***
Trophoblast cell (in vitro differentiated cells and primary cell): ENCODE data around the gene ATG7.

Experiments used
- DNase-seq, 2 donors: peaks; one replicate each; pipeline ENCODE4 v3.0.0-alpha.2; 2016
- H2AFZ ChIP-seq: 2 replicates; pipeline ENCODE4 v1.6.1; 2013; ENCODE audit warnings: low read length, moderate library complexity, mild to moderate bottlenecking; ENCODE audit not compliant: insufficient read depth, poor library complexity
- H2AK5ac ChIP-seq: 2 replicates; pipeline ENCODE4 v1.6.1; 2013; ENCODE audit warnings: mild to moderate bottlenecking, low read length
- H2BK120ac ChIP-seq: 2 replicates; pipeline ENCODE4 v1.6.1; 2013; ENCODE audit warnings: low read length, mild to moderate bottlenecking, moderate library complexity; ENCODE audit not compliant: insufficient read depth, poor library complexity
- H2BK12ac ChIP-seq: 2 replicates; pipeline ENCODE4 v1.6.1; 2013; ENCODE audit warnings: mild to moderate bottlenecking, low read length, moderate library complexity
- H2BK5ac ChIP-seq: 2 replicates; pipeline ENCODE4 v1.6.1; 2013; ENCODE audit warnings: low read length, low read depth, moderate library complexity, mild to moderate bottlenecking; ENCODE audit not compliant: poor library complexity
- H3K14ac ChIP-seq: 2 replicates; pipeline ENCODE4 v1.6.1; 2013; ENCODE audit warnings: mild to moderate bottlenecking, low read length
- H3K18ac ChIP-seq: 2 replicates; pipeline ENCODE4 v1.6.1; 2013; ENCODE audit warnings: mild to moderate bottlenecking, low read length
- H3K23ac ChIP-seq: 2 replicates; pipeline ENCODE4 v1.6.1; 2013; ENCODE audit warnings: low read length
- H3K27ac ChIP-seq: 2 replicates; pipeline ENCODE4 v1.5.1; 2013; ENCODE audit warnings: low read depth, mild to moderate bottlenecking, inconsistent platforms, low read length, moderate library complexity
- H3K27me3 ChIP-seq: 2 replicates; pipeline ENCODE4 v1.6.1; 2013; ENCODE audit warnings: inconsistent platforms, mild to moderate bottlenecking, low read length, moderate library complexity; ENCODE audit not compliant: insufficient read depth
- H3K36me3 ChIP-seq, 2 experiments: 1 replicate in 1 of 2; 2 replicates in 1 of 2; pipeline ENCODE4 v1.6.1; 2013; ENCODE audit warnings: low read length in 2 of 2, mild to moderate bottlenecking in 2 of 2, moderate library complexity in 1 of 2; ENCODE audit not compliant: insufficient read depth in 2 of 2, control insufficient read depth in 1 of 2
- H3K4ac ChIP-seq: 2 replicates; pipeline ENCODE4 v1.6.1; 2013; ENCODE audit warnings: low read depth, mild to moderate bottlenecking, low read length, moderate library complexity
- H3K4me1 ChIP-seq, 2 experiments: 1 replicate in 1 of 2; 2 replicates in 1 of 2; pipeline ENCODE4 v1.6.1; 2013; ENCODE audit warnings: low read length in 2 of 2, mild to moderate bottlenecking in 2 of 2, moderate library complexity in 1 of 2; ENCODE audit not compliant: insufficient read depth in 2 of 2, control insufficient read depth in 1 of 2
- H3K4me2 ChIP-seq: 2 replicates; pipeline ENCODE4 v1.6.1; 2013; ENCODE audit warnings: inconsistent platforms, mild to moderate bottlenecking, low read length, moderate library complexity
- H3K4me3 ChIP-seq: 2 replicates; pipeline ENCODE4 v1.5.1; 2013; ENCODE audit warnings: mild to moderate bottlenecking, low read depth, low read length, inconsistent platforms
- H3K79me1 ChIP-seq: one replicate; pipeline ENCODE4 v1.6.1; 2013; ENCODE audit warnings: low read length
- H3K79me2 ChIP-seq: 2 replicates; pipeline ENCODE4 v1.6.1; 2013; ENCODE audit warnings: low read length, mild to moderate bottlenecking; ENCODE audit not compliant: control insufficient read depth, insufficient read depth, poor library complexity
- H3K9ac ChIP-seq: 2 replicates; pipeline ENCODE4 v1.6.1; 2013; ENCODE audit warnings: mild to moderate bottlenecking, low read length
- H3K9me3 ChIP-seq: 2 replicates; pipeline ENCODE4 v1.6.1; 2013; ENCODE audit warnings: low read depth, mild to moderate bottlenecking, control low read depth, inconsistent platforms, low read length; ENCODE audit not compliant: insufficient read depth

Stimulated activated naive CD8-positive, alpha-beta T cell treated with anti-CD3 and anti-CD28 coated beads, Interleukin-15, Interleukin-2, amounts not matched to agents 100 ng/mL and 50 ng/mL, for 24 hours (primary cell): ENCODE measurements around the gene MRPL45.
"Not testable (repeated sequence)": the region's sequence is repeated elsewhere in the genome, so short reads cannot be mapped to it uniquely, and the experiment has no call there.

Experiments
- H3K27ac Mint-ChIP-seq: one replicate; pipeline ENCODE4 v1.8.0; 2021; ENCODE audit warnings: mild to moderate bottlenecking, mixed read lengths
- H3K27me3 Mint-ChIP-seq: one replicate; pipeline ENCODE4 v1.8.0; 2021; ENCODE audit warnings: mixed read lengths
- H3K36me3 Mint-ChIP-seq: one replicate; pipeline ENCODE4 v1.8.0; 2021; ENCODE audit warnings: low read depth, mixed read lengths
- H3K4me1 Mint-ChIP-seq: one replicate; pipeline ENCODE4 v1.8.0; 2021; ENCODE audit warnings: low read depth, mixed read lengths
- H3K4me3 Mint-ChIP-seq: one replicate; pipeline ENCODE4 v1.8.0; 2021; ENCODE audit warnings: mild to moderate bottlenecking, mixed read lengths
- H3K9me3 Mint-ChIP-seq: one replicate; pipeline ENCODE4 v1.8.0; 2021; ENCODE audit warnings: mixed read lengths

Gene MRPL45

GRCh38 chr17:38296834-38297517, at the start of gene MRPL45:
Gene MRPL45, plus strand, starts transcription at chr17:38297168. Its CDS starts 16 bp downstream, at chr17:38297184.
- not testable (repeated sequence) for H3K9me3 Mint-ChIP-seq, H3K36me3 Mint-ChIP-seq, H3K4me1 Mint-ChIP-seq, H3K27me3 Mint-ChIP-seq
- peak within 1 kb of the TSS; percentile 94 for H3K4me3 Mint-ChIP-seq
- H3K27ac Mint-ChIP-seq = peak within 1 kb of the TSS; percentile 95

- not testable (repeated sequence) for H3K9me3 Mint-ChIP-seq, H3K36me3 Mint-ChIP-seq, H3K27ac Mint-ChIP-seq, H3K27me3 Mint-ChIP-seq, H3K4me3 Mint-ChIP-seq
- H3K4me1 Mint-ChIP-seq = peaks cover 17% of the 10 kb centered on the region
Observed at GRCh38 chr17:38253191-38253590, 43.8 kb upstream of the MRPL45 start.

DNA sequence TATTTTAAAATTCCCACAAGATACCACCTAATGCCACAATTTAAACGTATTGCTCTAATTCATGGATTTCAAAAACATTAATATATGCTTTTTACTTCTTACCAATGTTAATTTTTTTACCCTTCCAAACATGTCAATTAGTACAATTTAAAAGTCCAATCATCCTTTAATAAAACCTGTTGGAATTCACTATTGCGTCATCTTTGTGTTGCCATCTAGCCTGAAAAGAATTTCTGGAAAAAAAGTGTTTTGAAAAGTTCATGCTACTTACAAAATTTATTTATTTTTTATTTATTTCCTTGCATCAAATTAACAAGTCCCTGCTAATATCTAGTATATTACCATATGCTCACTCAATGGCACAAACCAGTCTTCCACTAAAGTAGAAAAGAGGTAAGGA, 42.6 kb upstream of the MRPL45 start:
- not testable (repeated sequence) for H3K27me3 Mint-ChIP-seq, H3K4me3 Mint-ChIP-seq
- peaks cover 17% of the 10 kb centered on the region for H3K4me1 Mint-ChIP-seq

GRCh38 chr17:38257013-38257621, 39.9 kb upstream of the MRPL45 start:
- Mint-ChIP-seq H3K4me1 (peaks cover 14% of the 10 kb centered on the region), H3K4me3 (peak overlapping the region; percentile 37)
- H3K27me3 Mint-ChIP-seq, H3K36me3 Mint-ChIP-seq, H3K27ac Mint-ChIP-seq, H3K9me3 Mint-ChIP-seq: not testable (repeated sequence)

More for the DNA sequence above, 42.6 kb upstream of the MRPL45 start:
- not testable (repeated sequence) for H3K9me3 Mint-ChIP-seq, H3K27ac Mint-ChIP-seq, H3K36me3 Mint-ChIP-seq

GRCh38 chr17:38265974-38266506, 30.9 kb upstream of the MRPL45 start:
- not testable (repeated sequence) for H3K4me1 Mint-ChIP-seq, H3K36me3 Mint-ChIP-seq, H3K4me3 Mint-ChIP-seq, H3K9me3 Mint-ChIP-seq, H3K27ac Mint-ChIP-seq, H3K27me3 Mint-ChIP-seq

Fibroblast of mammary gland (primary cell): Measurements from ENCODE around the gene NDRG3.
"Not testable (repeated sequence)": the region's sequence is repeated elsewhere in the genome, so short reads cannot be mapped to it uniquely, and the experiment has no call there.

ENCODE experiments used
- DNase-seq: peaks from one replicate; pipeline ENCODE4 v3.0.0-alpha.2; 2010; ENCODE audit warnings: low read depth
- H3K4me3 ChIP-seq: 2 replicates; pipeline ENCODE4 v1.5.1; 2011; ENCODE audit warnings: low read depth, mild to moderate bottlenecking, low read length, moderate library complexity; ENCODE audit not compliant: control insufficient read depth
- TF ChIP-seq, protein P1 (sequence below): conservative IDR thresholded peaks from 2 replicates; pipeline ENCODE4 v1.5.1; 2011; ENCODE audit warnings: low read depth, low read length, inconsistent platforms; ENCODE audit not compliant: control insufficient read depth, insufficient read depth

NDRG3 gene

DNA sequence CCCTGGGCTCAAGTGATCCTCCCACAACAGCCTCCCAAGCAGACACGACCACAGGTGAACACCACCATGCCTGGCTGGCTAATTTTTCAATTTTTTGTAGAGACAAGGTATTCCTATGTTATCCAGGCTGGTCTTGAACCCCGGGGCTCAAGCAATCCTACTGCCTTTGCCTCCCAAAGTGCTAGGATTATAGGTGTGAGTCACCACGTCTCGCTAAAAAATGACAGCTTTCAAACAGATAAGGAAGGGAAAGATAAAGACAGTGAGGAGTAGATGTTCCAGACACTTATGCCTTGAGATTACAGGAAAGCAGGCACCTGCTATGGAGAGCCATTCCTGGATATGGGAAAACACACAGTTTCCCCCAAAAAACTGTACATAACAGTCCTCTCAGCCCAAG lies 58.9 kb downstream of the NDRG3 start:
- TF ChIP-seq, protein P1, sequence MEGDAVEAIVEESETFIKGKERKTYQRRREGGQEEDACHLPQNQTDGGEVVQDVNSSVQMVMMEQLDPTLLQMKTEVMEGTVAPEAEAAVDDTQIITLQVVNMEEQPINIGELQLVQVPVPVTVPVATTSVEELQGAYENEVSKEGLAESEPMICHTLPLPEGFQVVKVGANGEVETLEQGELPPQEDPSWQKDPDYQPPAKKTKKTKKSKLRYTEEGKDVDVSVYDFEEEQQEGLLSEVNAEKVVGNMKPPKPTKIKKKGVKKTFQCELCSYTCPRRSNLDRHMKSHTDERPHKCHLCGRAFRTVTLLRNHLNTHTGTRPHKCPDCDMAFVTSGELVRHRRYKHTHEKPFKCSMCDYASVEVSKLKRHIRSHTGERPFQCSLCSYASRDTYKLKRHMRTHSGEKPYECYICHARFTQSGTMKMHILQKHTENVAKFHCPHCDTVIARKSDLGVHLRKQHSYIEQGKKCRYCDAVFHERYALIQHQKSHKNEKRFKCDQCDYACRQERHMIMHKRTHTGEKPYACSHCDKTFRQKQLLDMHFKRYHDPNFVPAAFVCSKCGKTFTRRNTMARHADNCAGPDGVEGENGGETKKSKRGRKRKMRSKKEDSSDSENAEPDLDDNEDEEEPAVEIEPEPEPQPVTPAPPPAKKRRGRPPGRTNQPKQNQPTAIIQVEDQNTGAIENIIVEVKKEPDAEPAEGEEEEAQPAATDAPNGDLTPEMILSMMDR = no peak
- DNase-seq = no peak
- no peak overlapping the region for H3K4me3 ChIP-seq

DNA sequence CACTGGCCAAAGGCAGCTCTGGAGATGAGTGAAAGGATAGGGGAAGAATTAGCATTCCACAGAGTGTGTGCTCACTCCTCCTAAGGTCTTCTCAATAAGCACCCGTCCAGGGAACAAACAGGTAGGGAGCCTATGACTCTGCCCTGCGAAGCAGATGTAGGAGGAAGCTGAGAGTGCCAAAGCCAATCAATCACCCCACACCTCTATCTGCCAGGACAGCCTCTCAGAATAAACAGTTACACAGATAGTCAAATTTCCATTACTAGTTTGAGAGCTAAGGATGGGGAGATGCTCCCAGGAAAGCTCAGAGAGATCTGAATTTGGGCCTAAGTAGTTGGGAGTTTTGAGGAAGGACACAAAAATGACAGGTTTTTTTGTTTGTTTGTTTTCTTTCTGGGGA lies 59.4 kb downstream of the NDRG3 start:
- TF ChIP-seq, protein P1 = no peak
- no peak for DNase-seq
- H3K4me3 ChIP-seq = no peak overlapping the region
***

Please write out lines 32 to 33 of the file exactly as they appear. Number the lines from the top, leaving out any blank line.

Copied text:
Gene MRPL45

GRCh38 chr17:38296834-38297517, at the start of gene MRPL45: